Which is presumably why the latest names on his roll are those parents who have had the temerity to challenge local school boards about the mandates they are imposing on their pandemic-ready classes and what the children are learning.

The Courts

Washington Examiner: Trump sues Facebook to get his account access back immediately while lawsuit proceeds

By Nihal Krishan and Jerry Dunleavy

Former President Donald Trump asked a federal judge Thursday to force Facebook to reinstate him as he seeks to use the social media giant to influence elections in 2022 — and possibly a 2024 bid of his own…

Thursday’s filing, in the U.S. District Court for the Southern District of Florida, was for a preliminary injunction on Facebook’s ban while he continues to try to get permanent access…

In the preliminary injunction, Trump’s legal team argued that by “cutting him off from the most effective and direct forms of communication with potential voters,” Facebook is “threatening irreparable damage to the Republican Party’s prospects in the 2022 and 2024 elections.”

It also says that Trump faces irreparable harm and significant losses due to being cut off from his donors and merchandising platforms as well as his ability to communicate his views and endorse local candidates.

Online Speech Platforms

The Hill: More hate speech, misinformation possible if algorithms are removed, Facebook VP says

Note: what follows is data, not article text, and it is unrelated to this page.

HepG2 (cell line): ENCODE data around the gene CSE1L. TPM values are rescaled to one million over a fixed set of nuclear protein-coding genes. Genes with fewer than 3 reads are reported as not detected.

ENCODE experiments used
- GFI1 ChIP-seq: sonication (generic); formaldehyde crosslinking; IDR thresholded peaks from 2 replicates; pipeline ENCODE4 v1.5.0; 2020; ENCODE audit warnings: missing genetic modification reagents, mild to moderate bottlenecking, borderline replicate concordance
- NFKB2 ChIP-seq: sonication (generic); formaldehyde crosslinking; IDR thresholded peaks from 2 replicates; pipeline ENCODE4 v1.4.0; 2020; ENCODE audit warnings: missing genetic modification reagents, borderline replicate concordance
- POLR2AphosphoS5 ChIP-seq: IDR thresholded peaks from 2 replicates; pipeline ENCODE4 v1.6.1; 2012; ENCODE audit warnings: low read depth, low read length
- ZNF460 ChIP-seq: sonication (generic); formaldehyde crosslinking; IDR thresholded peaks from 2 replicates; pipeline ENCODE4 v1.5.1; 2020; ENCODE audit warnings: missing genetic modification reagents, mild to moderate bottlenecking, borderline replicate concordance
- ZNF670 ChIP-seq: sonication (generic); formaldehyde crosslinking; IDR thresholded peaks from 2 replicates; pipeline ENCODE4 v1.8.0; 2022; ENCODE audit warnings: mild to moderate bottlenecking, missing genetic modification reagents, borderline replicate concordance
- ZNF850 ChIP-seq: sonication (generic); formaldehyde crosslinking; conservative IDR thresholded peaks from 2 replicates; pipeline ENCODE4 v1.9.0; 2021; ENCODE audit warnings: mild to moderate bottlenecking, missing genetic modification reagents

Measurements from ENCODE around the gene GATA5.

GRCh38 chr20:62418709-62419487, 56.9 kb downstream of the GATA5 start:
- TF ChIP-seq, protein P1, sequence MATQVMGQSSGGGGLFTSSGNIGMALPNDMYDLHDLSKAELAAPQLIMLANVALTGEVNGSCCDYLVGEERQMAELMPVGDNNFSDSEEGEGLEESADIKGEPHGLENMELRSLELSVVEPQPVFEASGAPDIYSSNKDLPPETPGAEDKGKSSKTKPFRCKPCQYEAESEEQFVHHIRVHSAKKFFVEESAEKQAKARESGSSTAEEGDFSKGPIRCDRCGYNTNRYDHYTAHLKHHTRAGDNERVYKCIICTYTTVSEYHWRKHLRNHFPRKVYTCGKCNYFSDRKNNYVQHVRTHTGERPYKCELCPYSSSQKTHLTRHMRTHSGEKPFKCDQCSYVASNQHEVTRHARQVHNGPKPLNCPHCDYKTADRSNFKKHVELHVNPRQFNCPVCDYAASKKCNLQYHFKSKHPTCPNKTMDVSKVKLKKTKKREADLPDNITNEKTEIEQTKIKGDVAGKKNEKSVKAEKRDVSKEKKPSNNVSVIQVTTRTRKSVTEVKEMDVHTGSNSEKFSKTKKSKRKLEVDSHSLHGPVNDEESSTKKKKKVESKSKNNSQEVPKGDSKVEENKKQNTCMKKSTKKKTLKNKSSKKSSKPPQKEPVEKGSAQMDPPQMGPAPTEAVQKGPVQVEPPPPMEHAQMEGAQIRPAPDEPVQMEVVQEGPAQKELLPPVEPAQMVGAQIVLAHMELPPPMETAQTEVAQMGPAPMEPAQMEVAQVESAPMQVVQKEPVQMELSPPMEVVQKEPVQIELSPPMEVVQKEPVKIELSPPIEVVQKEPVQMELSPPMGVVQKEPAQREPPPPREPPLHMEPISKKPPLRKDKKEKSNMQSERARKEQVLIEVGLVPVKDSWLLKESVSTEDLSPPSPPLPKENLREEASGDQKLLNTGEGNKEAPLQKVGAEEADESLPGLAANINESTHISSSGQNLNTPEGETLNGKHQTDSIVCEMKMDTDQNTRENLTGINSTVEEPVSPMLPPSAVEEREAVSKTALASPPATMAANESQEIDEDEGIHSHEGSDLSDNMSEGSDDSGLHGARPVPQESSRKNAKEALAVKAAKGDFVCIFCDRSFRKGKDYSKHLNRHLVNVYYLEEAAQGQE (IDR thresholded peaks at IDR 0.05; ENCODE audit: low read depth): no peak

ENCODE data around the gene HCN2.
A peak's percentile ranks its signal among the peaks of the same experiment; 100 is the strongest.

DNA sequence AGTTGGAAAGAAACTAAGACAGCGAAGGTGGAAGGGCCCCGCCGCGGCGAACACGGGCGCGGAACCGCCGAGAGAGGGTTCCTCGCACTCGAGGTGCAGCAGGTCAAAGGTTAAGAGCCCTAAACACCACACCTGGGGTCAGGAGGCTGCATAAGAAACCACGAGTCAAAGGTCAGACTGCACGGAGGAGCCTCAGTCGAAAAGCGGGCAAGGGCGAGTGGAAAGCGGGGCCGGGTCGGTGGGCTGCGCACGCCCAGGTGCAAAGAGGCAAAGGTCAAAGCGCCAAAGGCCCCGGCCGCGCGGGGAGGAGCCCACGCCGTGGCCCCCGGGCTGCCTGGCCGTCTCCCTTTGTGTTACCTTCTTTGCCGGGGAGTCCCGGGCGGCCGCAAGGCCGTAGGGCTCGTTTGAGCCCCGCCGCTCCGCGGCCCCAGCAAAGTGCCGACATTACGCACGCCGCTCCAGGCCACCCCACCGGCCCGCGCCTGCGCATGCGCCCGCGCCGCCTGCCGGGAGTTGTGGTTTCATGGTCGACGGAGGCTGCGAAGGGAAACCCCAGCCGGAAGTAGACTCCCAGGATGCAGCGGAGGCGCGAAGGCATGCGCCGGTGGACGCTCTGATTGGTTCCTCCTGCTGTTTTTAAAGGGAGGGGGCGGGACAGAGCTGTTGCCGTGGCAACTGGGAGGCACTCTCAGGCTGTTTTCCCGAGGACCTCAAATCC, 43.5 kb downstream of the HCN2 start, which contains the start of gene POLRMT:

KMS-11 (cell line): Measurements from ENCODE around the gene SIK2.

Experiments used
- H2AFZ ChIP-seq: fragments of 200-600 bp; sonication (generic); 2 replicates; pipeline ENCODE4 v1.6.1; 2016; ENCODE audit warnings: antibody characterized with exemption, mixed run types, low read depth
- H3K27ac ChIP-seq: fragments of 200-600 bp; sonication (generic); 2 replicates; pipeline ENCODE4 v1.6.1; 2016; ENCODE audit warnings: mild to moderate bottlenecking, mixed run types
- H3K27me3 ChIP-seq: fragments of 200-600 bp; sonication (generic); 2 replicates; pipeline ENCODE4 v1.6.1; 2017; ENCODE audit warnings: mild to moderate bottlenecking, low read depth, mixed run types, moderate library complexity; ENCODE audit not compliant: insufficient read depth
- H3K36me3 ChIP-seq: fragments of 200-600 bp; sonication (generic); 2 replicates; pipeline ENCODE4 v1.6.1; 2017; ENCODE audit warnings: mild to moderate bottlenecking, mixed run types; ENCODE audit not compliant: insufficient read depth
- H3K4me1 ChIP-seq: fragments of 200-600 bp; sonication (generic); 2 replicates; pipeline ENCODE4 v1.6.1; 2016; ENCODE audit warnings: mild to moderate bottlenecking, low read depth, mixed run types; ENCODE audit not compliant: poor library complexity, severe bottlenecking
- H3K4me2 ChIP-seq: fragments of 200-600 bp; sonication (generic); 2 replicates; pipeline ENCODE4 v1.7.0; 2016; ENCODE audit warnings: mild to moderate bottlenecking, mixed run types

By Caroline Vakil

Facebook’s vice president of global affairs, Nick Clegg, said on Sunday that people would encounter more hate speech and misinformation if algorithms ranking content were removed from the social media platform.

Clegg said on ABC’s “This Week” that one of the recommendations he had received from Facebook whistleblower Frances Haugen and her team was to remove algorithms that help rank content.

“If you were just sort of, across the board, remove the algorithm, the first thing that would happen is that people would see more, not less hate speech. More, not less misinformation. More, not less harmful content,” the Facebook executive told host George Stephanopoulos.

“Why? Because those algorithmic systems precisely are designed like a great sort of giant spam filter to identify and deprecate and downgrade bad content.”